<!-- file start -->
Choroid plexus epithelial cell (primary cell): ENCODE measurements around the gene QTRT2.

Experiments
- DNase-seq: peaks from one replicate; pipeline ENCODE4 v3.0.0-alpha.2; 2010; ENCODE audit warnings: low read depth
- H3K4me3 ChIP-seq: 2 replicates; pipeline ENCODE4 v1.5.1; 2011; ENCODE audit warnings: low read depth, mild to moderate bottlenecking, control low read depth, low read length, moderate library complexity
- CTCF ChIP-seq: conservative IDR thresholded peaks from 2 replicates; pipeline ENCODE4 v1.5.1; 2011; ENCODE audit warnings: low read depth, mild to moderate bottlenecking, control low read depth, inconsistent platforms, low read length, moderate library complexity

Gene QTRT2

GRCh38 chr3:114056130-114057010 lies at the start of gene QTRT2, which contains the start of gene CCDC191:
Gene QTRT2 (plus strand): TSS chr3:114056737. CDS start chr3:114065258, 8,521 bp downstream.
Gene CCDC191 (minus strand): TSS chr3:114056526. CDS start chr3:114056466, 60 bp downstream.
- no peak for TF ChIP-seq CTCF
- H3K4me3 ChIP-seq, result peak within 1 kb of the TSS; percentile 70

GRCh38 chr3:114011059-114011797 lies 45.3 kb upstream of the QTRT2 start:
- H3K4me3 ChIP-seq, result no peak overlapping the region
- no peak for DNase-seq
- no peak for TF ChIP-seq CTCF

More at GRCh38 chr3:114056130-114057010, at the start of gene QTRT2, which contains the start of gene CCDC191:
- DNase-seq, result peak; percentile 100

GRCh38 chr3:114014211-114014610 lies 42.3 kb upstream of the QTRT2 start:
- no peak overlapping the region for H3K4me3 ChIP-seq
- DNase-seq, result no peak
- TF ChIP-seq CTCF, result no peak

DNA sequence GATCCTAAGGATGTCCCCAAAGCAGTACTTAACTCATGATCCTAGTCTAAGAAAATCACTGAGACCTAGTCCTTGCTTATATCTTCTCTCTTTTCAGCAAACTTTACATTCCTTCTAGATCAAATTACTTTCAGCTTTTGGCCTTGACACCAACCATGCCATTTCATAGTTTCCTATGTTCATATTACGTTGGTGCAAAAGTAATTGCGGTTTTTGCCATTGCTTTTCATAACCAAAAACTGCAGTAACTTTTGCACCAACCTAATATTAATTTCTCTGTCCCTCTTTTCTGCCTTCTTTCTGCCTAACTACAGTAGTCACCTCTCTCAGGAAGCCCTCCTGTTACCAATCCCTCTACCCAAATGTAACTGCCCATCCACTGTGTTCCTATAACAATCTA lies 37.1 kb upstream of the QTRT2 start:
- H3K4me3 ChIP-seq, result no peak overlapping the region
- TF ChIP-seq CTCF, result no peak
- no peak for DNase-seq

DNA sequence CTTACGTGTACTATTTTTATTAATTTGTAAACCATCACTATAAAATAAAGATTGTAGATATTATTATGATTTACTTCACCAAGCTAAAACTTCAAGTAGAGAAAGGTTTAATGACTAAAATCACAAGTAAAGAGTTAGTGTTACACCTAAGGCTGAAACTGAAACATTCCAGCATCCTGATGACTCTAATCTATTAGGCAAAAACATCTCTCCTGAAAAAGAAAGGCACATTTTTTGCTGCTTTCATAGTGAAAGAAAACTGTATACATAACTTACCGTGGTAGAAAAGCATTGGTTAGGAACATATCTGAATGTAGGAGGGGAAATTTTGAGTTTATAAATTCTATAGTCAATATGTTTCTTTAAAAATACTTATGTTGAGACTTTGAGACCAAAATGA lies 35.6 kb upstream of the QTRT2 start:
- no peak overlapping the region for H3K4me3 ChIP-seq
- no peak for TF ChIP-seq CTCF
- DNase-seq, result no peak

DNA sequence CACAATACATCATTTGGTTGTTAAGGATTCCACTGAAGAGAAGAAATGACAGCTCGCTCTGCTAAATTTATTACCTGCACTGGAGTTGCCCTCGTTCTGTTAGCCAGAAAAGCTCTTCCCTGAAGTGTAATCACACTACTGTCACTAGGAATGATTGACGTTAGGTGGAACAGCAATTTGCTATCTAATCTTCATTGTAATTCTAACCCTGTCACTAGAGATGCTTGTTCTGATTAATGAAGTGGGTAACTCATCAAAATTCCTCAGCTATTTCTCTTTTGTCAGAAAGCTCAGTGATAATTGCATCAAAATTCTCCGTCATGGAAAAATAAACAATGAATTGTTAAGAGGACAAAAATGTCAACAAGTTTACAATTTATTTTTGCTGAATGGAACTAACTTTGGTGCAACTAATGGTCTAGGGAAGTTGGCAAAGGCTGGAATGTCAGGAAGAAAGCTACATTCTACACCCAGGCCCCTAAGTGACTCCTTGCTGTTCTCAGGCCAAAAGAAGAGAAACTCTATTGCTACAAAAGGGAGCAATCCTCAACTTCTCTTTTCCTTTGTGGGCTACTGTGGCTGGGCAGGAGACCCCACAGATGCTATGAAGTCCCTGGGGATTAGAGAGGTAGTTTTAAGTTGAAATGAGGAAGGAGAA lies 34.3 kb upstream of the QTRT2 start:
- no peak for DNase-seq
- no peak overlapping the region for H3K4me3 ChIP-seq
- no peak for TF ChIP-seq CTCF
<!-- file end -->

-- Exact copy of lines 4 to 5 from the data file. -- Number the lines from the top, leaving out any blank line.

- H3K4me3 ChIP-seq: 2 replicates; pipeline ENCODE4 v1.5.1; 2011; ENCODE audit warnings: low read depth, mild to moderate bottlenecking, control low read depth, low read length, moderate library complexity
- CTCF ChIP-seq: conservative IDR thresholded peaks from 2 replicates; pipeline ENCODE4 v1.5.1; 2011; ENCODE audit warnings: low read depth, mild to moderate bottlenecking, control low read depth, inconsistent platforms, low read length, moderate library complexity